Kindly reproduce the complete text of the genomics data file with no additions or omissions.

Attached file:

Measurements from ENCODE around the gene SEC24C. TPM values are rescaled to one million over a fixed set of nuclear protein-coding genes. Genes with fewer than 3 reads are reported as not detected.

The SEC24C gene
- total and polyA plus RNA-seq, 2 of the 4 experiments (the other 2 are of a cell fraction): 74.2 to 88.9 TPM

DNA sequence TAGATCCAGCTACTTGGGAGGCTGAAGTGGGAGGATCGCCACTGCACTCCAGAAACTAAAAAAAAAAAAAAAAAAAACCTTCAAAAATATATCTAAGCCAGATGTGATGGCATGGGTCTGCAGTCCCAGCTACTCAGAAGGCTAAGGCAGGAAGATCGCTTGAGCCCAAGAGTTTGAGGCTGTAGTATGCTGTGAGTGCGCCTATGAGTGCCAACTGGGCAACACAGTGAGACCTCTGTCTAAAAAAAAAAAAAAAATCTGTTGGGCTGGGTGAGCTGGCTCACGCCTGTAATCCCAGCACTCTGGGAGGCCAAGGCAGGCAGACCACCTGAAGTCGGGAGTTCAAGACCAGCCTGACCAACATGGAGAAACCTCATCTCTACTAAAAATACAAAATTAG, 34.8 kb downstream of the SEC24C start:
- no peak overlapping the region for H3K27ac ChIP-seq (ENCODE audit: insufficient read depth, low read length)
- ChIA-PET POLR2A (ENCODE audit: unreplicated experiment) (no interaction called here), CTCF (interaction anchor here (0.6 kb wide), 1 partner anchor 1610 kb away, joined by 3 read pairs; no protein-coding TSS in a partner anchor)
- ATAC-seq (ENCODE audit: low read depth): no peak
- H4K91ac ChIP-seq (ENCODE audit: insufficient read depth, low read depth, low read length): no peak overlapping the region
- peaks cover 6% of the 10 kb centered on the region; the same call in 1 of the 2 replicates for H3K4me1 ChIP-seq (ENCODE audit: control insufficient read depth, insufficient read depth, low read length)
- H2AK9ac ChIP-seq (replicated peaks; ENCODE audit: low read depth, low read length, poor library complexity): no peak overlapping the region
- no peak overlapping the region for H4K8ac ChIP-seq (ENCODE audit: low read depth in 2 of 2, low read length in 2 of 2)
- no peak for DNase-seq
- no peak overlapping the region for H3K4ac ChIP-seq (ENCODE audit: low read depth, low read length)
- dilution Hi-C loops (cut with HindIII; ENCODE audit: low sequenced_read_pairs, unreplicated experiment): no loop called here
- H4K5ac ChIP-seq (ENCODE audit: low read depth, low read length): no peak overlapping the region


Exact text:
Measurements from ENCODE around the gene SEC24C. TPM values are rescaled to one million over a fixed set of nuclear protein-coding genes. Genes with fewer than 3 reads are reported as not detected.

The SEC24C gene
- total and polyA plus RNA-seq, 2 of the 4 experiments (the other 2 are of a cell fraction): 74.2 to 88.9 TPM

DNA sequence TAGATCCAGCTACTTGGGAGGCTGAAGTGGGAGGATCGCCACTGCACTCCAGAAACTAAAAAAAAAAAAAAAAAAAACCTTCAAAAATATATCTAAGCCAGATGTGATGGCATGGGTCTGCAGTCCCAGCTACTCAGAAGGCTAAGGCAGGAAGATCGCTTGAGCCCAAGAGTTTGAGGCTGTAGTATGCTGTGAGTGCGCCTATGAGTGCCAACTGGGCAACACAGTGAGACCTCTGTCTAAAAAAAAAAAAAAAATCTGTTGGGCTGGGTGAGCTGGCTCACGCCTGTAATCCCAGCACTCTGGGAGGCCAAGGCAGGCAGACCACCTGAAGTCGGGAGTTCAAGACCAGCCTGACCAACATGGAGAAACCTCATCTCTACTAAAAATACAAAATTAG, 34.8 kb downstream of the SEC24C start:
- no peak overlapping the region for H3K27ac ChIP-seq (ENCODE audit: insufficient read depth, low read length)
- ChIA-PET POLR2A (ENCODE audit: unreplicated experiment) (no interaction called here), CTCF (interaction anchor here (0.6 kb wide), 1 partner anchor 1610 kb away, joined by 3 read pairs; no protein-coding TSS in a partner anchor)
- ATAC-seq (ENCODE audit: low read depth): no peak
- H4K91ac ChIP-seq (ENCODE audit: insufficient read depth, low read depth, low read length): no peak overlapping the region
- peaks cover 6% of the 10 kb centered on the region; the same call in 1 of the 2 replicates for H3K4me1 ChIP-seq (ENCODE audit: control insufficient read depth, insufficient read depth, low read length)
- H2AK9ac ChIP-seq (replicated peaks; ENCODE audit: low read depth, low read length, poor library complexity): no peak overlapping the region
- no peak overlapping the region for H4K8ac ChIP-seq (ENCODE audit: low read depth in 2 of 2, low read length in 2 of 2)
- no peak for DNase-seq
- no peak overlapping the region for H3K4ac ChIP-seq (ENCODE audit: low read depth, low read length)
- dilution Hi-C loops (cut with HindIII; ENCODE audit: low sequenced_read_pairs, unreplicated experiment): no loop called here
- H4K5ac ChIP-seq (ENCODE audit: low read depth, low read length): no peak overlapping the region